Big Iron never dies. Forty-six years after the first IBM mainframe models were introduced, our company is launching a new generation of the machines today in New York City. The zEnterprise series offers the kinds of performance you’d expect: The top-of-the line machine is equipped with 96 powerful processors running at a blazing-fast 5.2Ghz, together capable of executing more than 50 billion instructions per second. In an era when PC servers run tens of applications simultaneously in virtualization mode, this model can run run more than 100,000. It’s like a computing cloud in a box.
A key element of the launch is IBM Unified Resource Manager, a software innovation built into the systems that integrates a mainframe with Unix and PC blade servers as if they’re a single machine, with all of the security and reliably of the mainframe. We believe that in the not-too-distant future, the modern data center will no longer be a vast array of different types of devices and chunks of software but, instead, will be best understood as a single computing system, encompassing processing, memory, storage, networking, and all of the software and services that go with it. Conceptually and operationally, it will be one large machine. Unified Resource Manager is an important step in that direction.
This isn’t just some fancy technology trick that we’re doing because we can. The world of business computing is in the midst of a profound shift, driven by a convergence of forces. Digital intelligence is being injected into the world’s physical systems through pervasive instrumentation and global interconnectivity. That’s generating an exponential increase in the volume, quality, and speed of data. At the same time, doing business is growing in complexity and the pace of business has quickened. Companies are under intense pressure to respond to the expectations of a new generation of young people raised on the Internet, the rapid emergence of new markets, and intensifying competition.
To deal with all of these developments, enterprises need to become smarter–gathering more and better information, making sense of it, and acting wisely and immediately on what they learn.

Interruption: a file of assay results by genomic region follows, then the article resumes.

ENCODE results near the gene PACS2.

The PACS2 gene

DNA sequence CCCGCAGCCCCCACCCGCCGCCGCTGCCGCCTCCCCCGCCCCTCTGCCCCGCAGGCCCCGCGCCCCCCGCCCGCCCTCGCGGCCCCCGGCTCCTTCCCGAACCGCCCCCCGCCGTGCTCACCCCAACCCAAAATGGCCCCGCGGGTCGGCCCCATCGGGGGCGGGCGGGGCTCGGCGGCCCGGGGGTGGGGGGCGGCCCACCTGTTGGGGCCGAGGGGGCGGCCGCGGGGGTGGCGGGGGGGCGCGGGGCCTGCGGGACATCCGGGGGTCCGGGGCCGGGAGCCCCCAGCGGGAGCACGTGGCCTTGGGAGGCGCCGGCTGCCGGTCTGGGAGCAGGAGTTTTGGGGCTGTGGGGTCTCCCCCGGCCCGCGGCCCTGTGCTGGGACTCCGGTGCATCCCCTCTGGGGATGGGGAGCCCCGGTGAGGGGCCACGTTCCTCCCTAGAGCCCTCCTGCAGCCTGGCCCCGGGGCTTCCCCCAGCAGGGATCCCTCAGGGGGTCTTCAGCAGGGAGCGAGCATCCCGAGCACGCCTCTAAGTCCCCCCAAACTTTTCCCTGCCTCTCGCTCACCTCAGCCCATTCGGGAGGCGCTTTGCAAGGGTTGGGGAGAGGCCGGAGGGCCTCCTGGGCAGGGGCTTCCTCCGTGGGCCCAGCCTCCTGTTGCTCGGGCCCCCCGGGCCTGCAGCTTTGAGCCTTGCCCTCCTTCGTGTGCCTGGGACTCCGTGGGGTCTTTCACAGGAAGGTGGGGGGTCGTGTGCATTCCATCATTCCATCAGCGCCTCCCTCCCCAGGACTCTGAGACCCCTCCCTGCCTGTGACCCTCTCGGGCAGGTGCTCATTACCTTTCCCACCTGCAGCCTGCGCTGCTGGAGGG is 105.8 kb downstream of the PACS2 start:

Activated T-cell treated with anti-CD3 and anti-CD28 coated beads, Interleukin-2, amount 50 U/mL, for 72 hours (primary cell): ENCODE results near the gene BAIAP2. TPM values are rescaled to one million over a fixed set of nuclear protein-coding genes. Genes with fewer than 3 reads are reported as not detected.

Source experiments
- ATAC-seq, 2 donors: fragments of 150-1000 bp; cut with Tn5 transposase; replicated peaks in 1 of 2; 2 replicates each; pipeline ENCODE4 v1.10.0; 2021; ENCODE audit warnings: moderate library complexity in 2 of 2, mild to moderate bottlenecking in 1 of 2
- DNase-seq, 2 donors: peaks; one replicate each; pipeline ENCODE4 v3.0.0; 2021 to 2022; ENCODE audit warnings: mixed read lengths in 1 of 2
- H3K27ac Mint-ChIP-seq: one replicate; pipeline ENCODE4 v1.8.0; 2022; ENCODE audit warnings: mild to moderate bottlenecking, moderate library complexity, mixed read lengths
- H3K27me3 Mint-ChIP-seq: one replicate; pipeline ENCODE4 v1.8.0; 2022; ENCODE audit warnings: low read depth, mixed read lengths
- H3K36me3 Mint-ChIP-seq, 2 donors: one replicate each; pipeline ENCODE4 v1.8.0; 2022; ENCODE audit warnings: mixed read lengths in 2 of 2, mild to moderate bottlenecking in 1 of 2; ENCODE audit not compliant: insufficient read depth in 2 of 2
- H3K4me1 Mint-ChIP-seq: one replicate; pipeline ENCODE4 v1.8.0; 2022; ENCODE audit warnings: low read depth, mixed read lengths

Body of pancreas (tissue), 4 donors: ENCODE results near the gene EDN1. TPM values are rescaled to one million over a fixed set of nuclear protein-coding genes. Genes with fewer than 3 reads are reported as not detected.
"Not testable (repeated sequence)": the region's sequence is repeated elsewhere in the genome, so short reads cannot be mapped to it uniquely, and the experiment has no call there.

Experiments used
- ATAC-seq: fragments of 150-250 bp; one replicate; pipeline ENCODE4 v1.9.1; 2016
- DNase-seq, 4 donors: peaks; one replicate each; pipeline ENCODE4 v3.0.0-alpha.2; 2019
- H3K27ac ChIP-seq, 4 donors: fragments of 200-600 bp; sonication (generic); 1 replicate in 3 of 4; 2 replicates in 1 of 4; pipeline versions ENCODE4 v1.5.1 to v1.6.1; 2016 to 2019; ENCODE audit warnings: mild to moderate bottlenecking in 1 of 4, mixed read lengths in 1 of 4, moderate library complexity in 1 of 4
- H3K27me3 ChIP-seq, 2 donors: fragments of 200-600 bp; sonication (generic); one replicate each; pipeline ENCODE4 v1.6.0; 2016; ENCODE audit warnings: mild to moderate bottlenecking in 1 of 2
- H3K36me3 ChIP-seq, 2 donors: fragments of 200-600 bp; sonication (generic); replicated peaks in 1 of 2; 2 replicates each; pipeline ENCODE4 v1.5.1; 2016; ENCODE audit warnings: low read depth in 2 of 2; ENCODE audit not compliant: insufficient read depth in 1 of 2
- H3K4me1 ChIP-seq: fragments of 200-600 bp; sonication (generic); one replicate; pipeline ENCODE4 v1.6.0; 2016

The problem is, computing, the world’s most important amplifier of human intelligence, isn’t as smart as it needs to be to handle today’s challenges and opportunities. Data centers cost too much to provision and operate. They’re overly complex, caused, in part, by the fact that even though all the various machines and software programs occupy the same physical space, they aren’t very well integrated with one another. And, finally, they don’t provide businesses with the information and capabilities they need in the form they need it quickly enough. This represents a crisis of IT complexity and inefficiency–and it will only get worse.
What’s required is a better approach to corporate computing. First, because the work of business is rapidly evolving, computing systems must be deployed that fit the new tasks at hand. Second, because new technologies are constantly being invented, systems should be designed to manage all of that diversity and to adapt to changes as they come along. And, lastly, because businesses demand speed and convenience, computing services should be designed and delivered in ways that make them more easily accessible and consumable.
Over its six decades in existence, the computer industry has shown a remarkable ability to innovate and to respond to changes in commerce and society. We’re confident that, with sound principles like these as guides and machines like zEnterprise, today’s challenges will be overcome and the march of progress will continue.